Blood bath for Yellowstone grizzlies
Posted December 4, 2008
A shortened version of this opinion piece was published in the Billings Gazette on November 30th, 2008
This year has been a blood bath for Yellowstone grizzly bears. A total of 49 grizzlies are known to have died, breaching the allowable thresholds for grizzly mortality for males and females. To find a year this bad, you have to go back to 1972, shortly after the Yellowstone dumps were closed. That was when grizzly hunting was legal and before bears were protected under the Endangered Species Act.
U.S. Fish and Wildlife Service grizzly coordinator brushed off the seriousness of the situation, saying: "we've seen high mortality years like this before, and the population is increasing". There are a number of problems with this response. First, using the government's new methodology, this year's population estimate is based on the number of females with cubs this year, and does not reflect this year's mortalities. Remember that stock performance warning that "past performance is no guarantee of future success"?
To compensate for this kind of loss, the population would have to increase next year at 15-18% or so--a virtual impossibility for an animal that reproduces very, very slowly. In addition, with the breaching of mortality thresholds, the clock has begun to tick on a status review of the population. If mortality levels are exceeded next year, under the delisting rule, the agencies much undertake a review of the population and consider restoring federal protections to the Yellowstone grizzly.
The sad thing is, that most human-caused mortalities in the Greater Yellowstone Ecosystem are avoidable.
The methods to avoid problems are tried and true. They include carrying (and knowing how to use) bear pepper spray, early removal of game carcasses from the field, careful sanitation and backcountry practices, and being alert and prepared for a grizzly encounter. These practices are especially important in poor years for the grizzly's key food source: whitebark pine seeds. Whitebark pine seeds are the engine that drives the health of the grizzly population in the Greater Yellowstone. These seeds are essential to the reproductive success of females. And by growing in remote, high, wild places, whitebark pine forests keep grizzly bears out of harm's way: scientists have shown that in poor seed years, grizzlies die at rates 3 times higher than in good seed years.
With the unprecedented outbreak of mountain pine beetles in whitebark pine forests due to global warming, all years in the future are likely going to be bad years for whitebark pine. Some experts predict the functional loss of whitebark pine in the Greater Yellowstone Ecosystem in the next 7 to 10 years. That's bad news for bears, and for the rest of us, too.
The delisting plan was based on the notion of adaptive management: if conditions change on the ground, agencies will make needed adjustments. Sounds reasonable. If whitebark pine seed crops fail, agencies said that they would develop early warning systems, alerting key members of the public, such as hunters, that they need to be especially careful and prepared for grizzly encounters. So what happened? Obviously, not nearly enough in time to prevent the massive death toll.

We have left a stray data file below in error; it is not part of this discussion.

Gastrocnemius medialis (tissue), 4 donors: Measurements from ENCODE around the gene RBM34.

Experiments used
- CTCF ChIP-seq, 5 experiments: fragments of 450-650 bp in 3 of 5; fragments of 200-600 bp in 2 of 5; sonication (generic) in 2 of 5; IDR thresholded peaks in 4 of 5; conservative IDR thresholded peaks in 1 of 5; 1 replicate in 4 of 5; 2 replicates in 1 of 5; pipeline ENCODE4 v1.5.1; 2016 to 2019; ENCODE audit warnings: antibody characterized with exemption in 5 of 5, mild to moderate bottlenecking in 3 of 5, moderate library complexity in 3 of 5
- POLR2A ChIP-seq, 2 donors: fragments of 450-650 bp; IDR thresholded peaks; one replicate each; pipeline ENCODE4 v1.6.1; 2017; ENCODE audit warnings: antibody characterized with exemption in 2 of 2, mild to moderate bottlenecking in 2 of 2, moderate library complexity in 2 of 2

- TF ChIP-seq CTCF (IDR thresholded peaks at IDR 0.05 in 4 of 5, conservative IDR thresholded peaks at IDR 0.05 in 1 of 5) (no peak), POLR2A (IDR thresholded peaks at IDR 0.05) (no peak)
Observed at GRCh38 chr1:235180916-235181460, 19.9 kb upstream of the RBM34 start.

So far, with grizzly bears, adaptive management has proven to be little more than empty rhetoric.
This is not to say that state and federal employees are not working around-the-clock to keep people and bears safe. But the efforts are largely reactive, not proactive. And the removal of endangered species protections make it even more difficult to punish bad actors. Further, the current regulatory mechanisms are unenforceable: none of the states are legally bound to prevent mortalities from exceeding the limits outline in the government's bear management plans.
So if we know that habitat quality will continue to decline in the parks and wilderness, where most whitebark pine forests are located, how will the grizzly bear population be sustained? It is clear that grizzly bears are going to need access to other suitable habitats, places like the Wind Rivers, Palisades, Centennials and Gravellies, to compensate for the loss of whitebark pine in the core of the ecosystem. In addition, agencies, non-governmental organizations, and everybody who recreates in grizzly country must redouble conflict prevention efforts, because grizzlies will be encountering people more often and dying at higher rates.
It's time to stop denying the problem and do something about it. With the lowest reproductive rates of any mammal in North America, grizzlies are especially vulnerable. They have already been reduced to 1% of their former range because of excessive killing and habitat loss. The hard earned progress towards recovery can be quickly reversed in a few years like this. The Yellowstone grizzly, symbol of our wilderness heritage, deserves our best efforts to ensure that it will still be here for our grandchildren in and around our nation's oldest park.